I am passionate about making natural science courses and fields accessible to all students, regardless of their background, whether that background means they are less prepared for college or they are part of a minoritized group, historically under-represented in STEM (science, technology, engineering and mathematics) fields.
Role of Mentoring & Role Models to Persistence in STEM. Women continue to be largely under-represented in the geosciences. Female role models and mentors can play an important role in the lives of female students, especially when choosing and committing to a career path. I am part of an interdisciplinary team of researchers examining strategies to recruit and retain women in earth and environmental sciences. We developed PROGRESS – a project Promoting Geoscience Research, Education, and Success. We recruited first- and second-year college women interested in earth & environmental sciences (from any STEM major) from institutions in two geographic regions. During their first year, these women were invited to a regional mentoring workshop to 1) learn more about geoscience careers, 2) meet peers with similar academic interests, 3) gain better self-awareness of their values, strengths, and liabilities for a career in the geosciences, and 4) expand their psychological, social and institutional resources for a career in the geosciences. After the workshop, the program participants have access to peer mentoring and resources through a web center and through a closed Facebook group. We are excited that the data illustrate the value of mentoring and role models. See our recent papers: Hernandez et al. 2017 PLOSOne, Hernandez e al. 2018 Geosphere (highlighted in Science in the Editor’s Choice section).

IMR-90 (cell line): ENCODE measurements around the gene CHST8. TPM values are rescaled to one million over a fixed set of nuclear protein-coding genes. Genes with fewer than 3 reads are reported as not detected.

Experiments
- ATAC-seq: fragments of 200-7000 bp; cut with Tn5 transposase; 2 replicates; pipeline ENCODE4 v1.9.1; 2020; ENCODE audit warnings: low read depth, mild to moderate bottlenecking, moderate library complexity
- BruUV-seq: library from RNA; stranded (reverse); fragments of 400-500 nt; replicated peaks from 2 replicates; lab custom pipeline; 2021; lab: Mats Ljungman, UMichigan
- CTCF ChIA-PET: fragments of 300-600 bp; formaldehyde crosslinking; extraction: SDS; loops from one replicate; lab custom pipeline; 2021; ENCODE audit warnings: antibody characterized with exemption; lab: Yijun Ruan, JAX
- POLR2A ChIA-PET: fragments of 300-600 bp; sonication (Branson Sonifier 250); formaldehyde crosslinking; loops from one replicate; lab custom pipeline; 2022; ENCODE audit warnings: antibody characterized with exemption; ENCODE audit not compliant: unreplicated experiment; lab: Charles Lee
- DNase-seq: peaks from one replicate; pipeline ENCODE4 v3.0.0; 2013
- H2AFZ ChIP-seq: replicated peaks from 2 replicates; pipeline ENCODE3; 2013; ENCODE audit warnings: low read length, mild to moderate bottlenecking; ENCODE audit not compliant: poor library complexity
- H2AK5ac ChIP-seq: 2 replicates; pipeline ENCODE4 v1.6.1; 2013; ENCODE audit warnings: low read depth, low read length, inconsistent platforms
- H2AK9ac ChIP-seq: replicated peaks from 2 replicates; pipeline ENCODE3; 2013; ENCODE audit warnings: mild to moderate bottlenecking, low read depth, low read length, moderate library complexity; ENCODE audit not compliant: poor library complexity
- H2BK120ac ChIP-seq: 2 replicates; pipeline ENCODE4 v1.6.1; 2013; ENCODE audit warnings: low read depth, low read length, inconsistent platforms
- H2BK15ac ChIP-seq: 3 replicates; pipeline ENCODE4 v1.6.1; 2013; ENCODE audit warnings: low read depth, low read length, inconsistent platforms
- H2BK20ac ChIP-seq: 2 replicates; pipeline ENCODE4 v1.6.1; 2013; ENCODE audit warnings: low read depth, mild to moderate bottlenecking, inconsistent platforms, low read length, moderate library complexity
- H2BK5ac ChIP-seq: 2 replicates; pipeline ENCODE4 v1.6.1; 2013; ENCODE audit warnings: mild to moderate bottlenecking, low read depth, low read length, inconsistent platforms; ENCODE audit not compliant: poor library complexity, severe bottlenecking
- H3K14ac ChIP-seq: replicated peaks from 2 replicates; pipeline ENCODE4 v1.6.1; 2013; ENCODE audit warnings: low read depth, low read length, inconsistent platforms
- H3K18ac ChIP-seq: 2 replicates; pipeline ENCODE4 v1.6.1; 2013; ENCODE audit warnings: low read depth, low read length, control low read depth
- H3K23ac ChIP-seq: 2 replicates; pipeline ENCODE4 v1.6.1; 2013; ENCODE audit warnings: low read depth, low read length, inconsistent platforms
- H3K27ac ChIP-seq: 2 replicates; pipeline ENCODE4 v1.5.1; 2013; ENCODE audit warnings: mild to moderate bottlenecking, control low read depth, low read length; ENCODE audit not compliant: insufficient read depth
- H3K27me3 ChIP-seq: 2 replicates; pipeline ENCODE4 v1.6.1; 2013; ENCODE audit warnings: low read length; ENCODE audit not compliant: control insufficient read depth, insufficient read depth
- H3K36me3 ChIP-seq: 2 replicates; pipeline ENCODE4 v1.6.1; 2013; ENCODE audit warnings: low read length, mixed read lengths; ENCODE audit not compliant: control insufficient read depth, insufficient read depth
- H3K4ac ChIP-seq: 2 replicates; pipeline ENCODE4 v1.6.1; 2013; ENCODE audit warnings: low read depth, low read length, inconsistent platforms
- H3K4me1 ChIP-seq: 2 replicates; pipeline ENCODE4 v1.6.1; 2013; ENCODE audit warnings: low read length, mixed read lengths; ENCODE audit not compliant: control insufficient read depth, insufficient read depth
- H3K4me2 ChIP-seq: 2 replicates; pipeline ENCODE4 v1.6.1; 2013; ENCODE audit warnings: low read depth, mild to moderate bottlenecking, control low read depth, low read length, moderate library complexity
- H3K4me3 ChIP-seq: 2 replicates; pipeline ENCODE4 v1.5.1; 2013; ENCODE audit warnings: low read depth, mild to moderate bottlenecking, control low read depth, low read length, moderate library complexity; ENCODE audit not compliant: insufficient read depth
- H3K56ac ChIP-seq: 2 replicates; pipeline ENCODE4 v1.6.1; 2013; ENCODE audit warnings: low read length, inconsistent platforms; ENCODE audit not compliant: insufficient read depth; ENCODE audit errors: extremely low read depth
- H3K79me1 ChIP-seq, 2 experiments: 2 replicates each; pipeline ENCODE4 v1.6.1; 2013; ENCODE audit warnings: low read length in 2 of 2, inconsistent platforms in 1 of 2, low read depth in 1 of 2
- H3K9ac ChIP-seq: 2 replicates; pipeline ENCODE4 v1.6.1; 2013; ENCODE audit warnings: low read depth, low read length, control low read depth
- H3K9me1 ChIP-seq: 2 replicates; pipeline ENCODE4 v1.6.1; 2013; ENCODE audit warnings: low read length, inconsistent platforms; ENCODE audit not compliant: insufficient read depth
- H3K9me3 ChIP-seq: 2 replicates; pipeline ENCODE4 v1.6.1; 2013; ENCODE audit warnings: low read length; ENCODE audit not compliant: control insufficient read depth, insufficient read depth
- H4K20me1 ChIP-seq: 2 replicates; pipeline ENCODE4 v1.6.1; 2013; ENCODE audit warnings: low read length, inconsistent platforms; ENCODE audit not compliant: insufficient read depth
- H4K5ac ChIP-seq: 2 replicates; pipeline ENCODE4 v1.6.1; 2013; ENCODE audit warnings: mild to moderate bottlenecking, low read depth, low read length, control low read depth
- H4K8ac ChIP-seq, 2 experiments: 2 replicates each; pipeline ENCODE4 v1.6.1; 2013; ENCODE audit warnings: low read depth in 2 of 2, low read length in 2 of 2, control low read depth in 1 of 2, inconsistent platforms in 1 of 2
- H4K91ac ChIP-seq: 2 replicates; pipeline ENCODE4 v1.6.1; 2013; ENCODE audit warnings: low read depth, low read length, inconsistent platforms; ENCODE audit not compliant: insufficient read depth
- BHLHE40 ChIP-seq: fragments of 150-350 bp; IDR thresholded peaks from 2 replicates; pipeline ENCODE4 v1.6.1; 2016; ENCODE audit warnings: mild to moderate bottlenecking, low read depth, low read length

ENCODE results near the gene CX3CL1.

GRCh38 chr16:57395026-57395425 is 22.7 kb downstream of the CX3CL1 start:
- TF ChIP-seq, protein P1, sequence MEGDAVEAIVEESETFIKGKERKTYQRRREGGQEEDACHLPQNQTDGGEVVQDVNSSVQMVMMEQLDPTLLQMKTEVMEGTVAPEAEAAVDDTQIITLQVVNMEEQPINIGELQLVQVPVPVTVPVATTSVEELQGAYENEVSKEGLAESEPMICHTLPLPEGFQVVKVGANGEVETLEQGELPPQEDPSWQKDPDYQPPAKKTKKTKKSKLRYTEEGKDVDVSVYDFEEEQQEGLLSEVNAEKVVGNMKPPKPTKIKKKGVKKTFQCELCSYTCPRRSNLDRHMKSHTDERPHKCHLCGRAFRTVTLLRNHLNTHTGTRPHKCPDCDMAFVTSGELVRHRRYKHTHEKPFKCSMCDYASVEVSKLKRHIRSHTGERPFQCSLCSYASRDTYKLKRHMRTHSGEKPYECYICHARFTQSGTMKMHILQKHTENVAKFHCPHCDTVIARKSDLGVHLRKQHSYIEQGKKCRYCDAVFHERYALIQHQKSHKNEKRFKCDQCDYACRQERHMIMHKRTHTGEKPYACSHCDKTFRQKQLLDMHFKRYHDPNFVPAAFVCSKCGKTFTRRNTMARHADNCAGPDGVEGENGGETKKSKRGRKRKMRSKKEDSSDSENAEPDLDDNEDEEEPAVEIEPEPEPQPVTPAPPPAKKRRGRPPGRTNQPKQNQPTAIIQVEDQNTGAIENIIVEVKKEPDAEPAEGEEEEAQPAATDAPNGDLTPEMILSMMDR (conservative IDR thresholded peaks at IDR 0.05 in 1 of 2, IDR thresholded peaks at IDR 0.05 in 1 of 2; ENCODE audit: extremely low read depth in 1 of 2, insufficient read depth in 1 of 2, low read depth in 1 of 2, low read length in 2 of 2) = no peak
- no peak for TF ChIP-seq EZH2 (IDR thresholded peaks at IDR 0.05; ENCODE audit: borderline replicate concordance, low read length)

This January and February, thanks to supplemental funding from NSF, we will be running a series of one day workshops in Colorado and North Carolina to test the efficacy of various pieces of our weekend workshop, in an effort to improve scalability. If you are an undergraduate women interested in a career in the geosciences and at one of our partner institutions please sign up now (sign ups will close mid-January)!
Grass-root, non-profit organizations provide critical networks for women. As a contribution to a Geological Society of America’s Memoir Series (214) on Women and Geology: Who Are We, Where Have We Come From, and Where Are We Going? and the Pardee Session at the 2018 GSA Annual Meeting, I wrote a chapter on the role of community building in promoting and retaining women in earth and environmental sciences with Erika Marin-Spiotta and Aisha Morris.
It takes a Village. I spent my junior sabbatical (thank you CC!) working at INSTAAR in Boulder and had the opportunity to collaborate with amazing humans from 500 Women Scientists and other organizations and institutions to think about how to Be the Change in Global Change Science (with support from the Aspen Global Change Institute). It was a truly inspiring weekend and I am excited to see what comes out of the group. Many of the participants also took part in an Union Session at the 2018 Fall AGU meeting – examining implicit bias in the geosciences.
I am also part of the ADVANCEGeo project – a partnership between the Earth Science Women’s Network, Association of Women Geoscientists (AWG), and the American Geophysical Union (AGU) – aimed at improving workplace climate across geosciences. We have adapted bystander intervention training for many of the informal situations specific to earth and environmental science work – from conference halls to remote field situations (trainings provided at individual institutions and national meetings). We are currently working on a train the trainer module and our about to release what we believe will be the largest survey of the geoscience community regarding workplace climate.